“The times they are a-changin” – an old saying that is still true today (actually a song written by Bob Dylan in 1963). To compete in this modern age many law firms install a case management system. The problem is they sometimes don’t let the system manage. Many law firms use only a small percentage of the function that they paid for. Here is an example of what we find. The case management system logs in all the callers, creates intake sheets for potential cases, creates a case for those that qualify and tracks the progress of the case. The case management system logs the status of the case, sets a task to put the folder out for pick up and waits for the staff to come in. Each morning the lead attorney comes in to pick up all the folders for cases he or she wants to handle at court that day. When the folders are picked up in the morning the attorney marks the task done and the system marks the folder as out to court. The attorney is now on his way to court. When the staff comes in they can see the status of each case and know which folders were picked up.
Sounds like a simple process to keep the flow going. A fair amount of money was spent buying and installing the case management system. More resources were used to train the staff on the new process. The case management system created a simple process that required the attorney to mark a task done in the morning. The problem is, this attorney does not understand or like the system. The attorney just wants to run in, pick up the folders and get on the road. The attorney is focused on the case, not the business. The majority of lawyers had no intention of running a business when they decided to go to law school, they wanted to practice law. In this example, the actual case status and the status recorded in the case management system soon get out of sync. The staff no longer relies on the system for status and falls back on old habits. All the resources applied to the new system were wasted.
The case management system was put in to allow for a greater number of cases and to improve the overall productivity of the firm. If one person decides not to follow the process the system begins to fall apart. All is not lost here. When we find someone that, let’s just say, wants to do it his or her way we just embrace the situation. One solution is to assign an administrator for the case management system. It will be this person’s job to keep the case management system in sync and to smooth over the interface to the system for those hold outs that want to do it their way. Over the last few years we have found that the new position of firm administrator has become very popular. This is the person that understands where the boss’s inbox is, how he or she wants the folders arranged in the morning for pick up, how the data should look in the case management system, and a host of other “administrative” task that make everything run smooth.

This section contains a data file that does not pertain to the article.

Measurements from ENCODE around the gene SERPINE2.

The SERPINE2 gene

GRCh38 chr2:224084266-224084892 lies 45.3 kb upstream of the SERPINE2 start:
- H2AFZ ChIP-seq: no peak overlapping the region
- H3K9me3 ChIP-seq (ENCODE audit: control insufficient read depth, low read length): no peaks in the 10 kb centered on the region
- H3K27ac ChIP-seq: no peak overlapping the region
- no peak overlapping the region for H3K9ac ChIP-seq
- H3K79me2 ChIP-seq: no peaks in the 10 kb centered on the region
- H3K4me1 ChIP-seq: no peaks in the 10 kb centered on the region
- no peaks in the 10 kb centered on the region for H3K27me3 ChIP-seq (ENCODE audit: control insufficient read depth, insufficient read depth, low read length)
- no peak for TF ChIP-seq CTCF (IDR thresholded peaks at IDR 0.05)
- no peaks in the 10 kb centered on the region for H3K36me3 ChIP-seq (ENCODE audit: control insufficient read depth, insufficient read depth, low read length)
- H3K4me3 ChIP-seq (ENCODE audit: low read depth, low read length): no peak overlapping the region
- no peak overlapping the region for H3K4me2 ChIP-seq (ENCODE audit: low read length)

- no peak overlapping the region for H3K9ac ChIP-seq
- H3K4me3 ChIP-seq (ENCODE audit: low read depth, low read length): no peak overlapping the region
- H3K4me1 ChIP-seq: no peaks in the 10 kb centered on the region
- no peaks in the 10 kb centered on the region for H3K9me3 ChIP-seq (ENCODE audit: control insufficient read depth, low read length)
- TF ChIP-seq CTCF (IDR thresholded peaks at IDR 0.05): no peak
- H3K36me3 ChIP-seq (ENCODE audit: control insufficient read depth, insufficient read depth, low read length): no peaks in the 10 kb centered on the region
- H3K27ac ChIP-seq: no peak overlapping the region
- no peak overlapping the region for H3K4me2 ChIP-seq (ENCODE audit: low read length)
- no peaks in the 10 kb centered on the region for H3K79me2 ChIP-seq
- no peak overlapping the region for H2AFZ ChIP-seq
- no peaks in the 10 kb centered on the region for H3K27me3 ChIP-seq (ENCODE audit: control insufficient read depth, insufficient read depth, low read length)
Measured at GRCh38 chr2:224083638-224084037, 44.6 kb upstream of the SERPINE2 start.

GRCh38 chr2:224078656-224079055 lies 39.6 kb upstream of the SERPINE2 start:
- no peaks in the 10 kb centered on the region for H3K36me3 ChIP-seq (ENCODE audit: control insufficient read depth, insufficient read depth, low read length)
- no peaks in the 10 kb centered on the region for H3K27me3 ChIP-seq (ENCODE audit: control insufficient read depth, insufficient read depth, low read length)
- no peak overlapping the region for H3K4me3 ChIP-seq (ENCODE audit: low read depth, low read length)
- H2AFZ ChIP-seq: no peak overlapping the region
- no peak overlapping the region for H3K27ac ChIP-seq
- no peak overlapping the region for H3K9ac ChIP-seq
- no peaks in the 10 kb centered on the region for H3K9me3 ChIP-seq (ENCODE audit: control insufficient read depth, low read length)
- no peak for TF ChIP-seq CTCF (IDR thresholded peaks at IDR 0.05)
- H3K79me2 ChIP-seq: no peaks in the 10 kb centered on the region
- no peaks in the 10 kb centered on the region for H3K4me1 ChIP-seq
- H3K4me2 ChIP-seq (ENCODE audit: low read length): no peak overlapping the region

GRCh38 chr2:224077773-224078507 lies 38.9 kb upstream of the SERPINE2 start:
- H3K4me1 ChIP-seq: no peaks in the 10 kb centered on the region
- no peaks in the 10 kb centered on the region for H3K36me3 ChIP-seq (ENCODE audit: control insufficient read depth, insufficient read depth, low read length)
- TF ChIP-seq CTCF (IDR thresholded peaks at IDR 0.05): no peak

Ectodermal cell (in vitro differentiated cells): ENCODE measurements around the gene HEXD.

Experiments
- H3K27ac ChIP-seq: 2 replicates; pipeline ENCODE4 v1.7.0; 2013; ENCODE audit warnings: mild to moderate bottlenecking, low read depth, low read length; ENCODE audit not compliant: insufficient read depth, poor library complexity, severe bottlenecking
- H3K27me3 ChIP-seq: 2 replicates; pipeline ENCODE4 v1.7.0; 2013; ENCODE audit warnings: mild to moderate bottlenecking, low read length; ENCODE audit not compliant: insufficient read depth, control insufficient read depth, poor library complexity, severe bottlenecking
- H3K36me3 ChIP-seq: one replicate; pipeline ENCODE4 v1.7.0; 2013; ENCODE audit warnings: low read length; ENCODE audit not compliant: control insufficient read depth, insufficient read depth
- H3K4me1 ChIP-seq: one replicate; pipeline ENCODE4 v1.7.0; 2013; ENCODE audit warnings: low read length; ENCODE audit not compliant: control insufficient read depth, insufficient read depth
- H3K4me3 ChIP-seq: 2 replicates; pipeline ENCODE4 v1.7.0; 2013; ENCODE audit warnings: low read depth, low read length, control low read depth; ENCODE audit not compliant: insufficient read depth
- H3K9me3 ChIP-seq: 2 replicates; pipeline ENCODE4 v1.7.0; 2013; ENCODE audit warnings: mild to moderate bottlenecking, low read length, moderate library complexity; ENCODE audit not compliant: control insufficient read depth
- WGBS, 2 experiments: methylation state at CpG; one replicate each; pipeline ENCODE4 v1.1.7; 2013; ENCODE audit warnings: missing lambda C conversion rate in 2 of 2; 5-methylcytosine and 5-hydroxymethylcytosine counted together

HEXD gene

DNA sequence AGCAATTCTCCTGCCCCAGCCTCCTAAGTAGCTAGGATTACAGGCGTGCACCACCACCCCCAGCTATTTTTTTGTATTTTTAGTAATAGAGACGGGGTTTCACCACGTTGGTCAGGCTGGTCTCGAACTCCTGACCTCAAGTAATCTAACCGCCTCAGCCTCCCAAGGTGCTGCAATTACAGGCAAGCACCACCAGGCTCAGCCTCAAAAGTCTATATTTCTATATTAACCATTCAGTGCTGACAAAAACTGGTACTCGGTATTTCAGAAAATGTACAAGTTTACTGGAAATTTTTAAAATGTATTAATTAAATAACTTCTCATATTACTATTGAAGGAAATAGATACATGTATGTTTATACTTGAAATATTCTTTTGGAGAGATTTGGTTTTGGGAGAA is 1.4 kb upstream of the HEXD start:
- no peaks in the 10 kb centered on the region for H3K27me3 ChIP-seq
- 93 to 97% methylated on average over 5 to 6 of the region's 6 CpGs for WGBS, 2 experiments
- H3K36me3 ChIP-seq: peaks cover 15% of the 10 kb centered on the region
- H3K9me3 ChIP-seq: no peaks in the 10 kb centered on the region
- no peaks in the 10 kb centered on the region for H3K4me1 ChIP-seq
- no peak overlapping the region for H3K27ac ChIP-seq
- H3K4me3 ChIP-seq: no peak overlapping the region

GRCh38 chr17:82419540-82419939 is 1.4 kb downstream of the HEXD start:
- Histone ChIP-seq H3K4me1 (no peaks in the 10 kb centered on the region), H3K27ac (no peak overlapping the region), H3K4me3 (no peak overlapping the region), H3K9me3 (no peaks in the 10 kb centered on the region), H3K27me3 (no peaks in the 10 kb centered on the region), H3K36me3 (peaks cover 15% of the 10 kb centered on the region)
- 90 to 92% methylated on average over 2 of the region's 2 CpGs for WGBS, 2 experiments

Sometimes it is not as simple as just buying new technology. In most cases the way you do business and even your work culture will change. When you are ready to move into the new age of technology, look at the big picture. Ultimately your firm will run with a lower HR cost because the skills needed and the number of staff will change. Besides a lower projected cost the primary advantage of a case management system is ready access to status where ever you are. It is not unusual for a firm owner or attorney to call in remotely to get status, new case information or just to see how the firm is running. The system can provide a snapshot of what work was completed, who is working on what, and what needs to be done next if everyone uses the system. Where a question needs to be answered by an attorney or a position taken, that can be done remotely through the case management system with new work task created that keeps the work flowing.